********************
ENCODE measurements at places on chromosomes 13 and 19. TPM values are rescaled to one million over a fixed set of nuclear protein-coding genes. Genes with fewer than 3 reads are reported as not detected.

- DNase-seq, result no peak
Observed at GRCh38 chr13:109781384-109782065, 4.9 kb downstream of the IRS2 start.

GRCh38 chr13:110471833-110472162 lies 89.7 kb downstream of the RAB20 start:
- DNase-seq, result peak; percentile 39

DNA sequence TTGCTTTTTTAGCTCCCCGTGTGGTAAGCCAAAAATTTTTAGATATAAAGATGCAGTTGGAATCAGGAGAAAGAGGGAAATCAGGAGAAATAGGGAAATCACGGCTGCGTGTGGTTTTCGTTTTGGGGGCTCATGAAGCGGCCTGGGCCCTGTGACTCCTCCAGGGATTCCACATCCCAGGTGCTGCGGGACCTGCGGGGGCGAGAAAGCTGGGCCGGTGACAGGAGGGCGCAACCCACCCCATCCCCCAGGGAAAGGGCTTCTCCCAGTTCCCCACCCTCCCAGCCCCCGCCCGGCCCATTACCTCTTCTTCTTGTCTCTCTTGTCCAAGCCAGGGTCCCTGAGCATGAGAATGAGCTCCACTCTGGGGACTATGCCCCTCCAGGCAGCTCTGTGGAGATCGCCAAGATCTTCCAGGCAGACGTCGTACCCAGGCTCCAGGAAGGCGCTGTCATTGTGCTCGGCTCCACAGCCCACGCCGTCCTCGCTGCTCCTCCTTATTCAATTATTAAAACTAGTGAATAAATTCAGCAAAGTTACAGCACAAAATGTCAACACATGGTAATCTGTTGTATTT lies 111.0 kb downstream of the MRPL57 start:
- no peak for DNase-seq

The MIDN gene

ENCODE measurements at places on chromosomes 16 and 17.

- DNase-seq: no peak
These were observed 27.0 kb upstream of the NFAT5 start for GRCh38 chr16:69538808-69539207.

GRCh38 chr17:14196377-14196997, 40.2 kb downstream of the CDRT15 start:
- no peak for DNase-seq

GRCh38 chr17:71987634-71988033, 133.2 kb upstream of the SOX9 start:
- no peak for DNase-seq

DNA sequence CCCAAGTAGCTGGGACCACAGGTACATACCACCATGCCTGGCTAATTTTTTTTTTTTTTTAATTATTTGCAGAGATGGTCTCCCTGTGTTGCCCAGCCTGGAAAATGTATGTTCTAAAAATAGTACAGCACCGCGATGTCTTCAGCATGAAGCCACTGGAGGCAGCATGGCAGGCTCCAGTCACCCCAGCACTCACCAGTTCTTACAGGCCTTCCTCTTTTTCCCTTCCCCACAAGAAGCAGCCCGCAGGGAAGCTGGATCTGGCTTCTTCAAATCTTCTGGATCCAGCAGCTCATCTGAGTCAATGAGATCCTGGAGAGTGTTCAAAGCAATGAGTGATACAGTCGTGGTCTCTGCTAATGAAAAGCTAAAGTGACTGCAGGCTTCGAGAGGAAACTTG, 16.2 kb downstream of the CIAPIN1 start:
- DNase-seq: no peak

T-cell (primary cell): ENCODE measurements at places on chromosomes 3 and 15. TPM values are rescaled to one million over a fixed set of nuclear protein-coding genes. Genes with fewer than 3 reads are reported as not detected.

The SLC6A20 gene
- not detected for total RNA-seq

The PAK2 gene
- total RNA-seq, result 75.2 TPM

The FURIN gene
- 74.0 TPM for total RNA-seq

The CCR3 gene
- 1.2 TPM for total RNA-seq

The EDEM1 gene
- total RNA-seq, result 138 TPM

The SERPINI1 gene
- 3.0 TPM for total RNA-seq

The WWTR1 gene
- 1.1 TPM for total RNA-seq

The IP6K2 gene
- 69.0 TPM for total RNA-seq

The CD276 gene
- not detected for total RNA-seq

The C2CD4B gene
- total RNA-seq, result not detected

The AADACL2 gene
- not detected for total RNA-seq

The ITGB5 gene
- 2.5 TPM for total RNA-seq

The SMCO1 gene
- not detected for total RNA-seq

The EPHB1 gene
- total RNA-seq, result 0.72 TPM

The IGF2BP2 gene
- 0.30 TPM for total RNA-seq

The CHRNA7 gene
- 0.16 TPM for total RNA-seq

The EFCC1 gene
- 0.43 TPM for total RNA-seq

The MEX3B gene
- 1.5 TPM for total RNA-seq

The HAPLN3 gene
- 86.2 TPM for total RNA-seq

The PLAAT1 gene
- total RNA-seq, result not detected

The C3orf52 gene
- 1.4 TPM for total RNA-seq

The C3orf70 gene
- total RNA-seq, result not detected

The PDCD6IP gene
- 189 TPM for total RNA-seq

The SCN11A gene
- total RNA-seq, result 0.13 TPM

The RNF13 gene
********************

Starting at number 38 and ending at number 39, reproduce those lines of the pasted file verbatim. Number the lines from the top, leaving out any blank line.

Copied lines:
- total RNA-seq, result not detected

The AADACL2 gene